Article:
La Galerie Chartier, Where Media is the Medium

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Two of La Galerie Chartier's owners, Jill Treadwell and Russell Chartier, at the gallery in Derby, Connecticut.  Not pictured: Paul Botelho.
Two of La Galerie Chartier's owners, Jill Treadwell and Russell Chartier, at the gallery in Derby, Connecticut. Not pictured: Paul Botelho.
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additional reporting by Amanda Bloom

 

La Galerie Chartier,  a new and innovative gallery and performing space serving the Greater New Haven area, is focused on an under-represented medium in Connecticut – video. Located at 35 Elizabeth Street in downtown Derby, Chartier is owned by a triage of artists: Russell Chartier, Paul Botelho, and Jill Treadwell, who also serves as the gallery’s manager.

 

Marshal McLuhan, a pioneer in communications theory, described video “as a window to the world.” In a time just before technology was used as the primary way to connect and send messages, visionaries like McLuhan, Nam June Paik – thought to be the world’s first video artist – and Woody and Steina Vasulka – credited with bringing the first video art exhibits to the Whitney Museum in the 1970s – sought to find the hidden beauty within the shell of the computer and the television. As a tribute to these video artists and and the 50th anniversary of the birth of the medium, Chartier is organizing the Northeastern United States chapter of the worldwide video art exhibition, ’100×100=900,’ in August of this year.

 

’100×100=900′ will feature one hundred videos of five minutes or less, each one meditating on one specific year from the 1900s. The goal is to create a global narration of the past century via the moving image – the very technology that defined those one hundred years.

 

“We are teamed with venues from across the globe for this event,” said Chartier in an interview, explaining that the goal of the exhibition is to create a worldwide archive of video art the can be shared, and grown, collectively. Galerie Chartier, however, is too small a space to accommodate the screening of ’100,’ and the trio is currently seeking a suitable venue and additional funding via Kickstarter to bring the exhibition to fruition. Those interested in learning more about the fundraiser can visit Chartier’s campaign here.

 

Video Art from the Permanent Collection of Galerie Chartier

 

 

Chartier and Botelho combined two individual projects to represent the year 1999 for ’100′; ‘”1999 Deconstructed,” four minutes of Botelho’s moody, delicate piano and stirring images of roaming lights, numbers, and protest, is currently in broadcast rotation at the Paris-based television network Art Television, viewable online at oart.tv. “1999″, which Chartier designed not to lead or inform an audience but to encourage diverse and individual reactions, will serve as the finale in the exhibition.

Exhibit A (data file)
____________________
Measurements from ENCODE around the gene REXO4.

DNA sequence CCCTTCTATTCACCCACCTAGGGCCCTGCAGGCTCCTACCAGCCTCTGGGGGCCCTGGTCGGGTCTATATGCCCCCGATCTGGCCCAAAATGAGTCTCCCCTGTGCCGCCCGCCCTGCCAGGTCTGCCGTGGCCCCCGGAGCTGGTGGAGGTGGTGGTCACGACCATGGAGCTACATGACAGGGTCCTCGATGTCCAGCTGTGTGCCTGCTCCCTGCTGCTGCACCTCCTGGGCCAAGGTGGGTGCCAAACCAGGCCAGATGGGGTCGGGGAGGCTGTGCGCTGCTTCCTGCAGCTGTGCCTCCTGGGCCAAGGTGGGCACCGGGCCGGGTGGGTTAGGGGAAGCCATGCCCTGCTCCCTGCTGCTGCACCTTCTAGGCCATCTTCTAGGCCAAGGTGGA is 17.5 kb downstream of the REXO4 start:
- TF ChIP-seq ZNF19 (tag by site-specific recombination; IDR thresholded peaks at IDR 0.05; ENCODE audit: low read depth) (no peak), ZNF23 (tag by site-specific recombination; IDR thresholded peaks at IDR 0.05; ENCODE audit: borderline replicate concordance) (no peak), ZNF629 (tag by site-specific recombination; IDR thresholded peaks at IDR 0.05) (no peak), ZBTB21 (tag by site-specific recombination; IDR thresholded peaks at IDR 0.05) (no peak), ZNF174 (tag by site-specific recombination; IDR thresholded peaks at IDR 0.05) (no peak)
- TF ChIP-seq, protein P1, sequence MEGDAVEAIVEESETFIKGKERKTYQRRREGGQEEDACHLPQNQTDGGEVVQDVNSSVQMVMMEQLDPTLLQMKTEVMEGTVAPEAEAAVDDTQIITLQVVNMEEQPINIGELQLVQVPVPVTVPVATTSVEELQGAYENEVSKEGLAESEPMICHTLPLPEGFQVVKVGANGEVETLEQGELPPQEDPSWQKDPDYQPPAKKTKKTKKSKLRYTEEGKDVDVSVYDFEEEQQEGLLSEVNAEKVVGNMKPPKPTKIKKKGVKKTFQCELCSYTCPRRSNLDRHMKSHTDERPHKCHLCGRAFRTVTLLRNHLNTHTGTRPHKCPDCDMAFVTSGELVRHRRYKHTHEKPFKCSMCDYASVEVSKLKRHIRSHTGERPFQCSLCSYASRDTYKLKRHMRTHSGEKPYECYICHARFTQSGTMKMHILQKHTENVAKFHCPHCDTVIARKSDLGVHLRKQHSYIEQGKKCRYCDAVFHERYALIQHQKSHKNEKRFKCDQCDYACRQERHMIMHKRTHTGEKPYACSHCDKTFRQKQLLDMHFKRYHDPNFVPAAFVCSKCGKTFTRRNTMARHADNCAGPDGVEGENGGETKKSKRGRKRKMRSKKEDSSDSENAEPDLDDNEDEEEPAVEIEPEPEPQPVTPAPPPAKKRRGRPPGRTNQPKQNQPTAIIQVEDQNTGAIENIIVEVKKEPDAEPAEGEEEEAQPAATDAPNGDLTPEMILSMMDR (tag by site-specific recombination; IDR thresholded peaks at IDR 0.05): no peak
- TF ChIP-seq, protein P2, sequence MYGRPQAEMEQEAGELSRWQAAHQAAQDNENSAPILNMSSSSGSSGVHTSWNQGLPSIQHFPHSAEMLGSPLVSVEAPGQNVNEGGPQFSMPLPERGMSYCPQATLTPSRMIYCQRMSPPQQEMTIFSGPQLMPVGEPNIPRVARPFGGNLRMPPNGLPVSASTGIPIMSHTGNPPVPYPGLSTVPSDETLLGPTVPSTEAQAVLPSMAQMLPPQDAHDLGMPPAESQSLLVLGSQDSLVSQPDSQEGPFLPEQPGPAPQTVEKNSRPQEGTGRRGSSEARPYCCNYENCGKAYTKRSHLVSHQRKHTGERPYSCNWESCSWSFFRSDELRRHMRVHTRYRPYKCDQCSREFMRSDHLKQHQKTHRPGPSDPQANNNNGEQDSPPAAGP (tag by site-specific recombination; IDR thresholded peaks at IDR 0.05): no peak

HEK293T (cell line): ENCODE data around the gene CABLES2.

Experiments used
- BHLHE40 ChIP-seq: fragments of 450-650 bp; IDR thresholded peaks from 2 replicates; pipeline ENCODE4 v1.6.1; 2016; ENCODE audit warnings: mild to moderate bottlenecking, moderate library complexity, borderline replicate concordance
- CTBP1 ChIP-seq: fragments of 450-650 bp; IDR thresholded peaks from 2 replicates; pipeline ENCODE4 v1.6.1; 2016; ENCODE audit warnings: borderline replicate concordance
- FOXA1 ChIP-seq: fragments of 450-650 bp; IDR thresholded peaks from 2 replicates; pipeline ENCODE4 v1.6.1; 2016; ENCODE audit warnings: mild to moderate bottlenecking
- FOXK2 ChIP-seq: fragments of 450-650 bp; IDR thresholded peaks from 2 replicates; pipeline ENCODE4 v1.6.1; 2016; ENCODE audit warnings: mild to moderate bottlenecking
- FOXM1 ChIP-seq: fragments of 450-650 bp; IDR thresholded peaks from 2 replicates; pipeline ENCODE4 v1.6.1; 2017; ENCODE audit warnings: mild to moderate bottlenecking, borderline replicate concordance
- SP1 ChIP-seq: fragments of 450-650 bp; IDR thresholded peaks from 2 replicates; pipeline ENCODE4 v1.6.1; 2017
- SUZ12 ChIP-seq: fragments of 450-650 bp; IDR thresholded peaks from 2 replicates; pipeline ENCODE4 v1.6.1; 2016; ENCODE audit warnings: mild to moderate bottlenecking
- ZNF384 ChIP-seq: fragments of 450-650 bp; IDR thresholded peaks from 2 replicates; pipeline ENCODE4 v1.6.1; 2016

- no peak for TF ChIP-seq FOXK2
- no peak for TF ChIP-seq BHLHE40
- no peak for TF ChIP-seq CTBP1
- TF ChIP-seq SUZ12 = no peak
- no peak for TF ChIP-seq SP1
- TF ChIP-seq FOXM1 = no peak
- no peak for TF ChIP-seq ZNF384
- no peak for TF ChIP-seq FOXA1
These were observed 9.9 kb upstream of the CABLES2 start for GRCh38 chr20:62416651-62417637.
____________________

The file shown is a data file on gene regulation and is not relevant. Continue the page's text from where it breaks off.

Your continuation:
Treadwell’s interest in interactive media began at the College of  Santa Fe in New Mexico, where her studies with the aforementioned Vasulkas involved dubbing archival tapes, introducing her to the edginess of  video art and its community.  She now works as a writer, poet, and video artist and is currently in the process of publishing a memoir, The Molecules That Surround Us. Treadwell is also working on an interactive media installation with Woody and Steina Vasulka featuring her and New Mexico-based writer Melody Sumner Carnahan’s collaborations in writing, poetry, and what Carnahan has dubbed “philosophical noetics” – short, abstract statements connecting philosophy and technology.”  Along with Botelho and Chartier, Treadwell is also collaborator and star of of the internationally recognized “Devil on A Dam” short animation film, which explores the final moments of a woman’s life as she writes her death note.

 

Chartier’s focus in video art is in finding the inherent flaws of the medium. His process uses various techniques to create, deconstruct, and reassemble works to find their hidden beauty. In collaboration, Chartier and Bothelo create audiovisual works based on the principle of synchronicity – during the creative process, both artists are unaware to the other’s ideas, save for the agreement on the duration of the piece.

 

While the three gallery owners have a stout passion for video art, visitors to La Galerie Chartier can take in more than the medium of the moving picture; the gallery frequently hosts live music, spoken word events, and other facets of performance art.  Painter Kimberly Joy Sessa is the gallery’s featured artist through April 14 and is sharing the space with photographers Carli Freeman and Jack Petritus and sculptors Andre Tourette and John Allen.  ‘PAINTING + DRAWING + LIGHT,’ opening at Chartier on April 20, will feature three-dimensional drawer, painter, and sculptor Alan Neider, along with abstract painting by Ashleigh Kay and radiograph photography by Guinevere Freccia.  Chartier is also now offering a 24/7 video streaming channel for the pieces currently on display at the gallery, viewable at worldtv.com.

 

 

La Galerie Chartier is open Wednesday through Saturday from 5 to 8pm, Sunday from 3 to 6pm and by appointment at 35 Elizabeth Street in Derby, Connecticut. For more information, visit chartieranartsvenue.org or call (203)376-9243.

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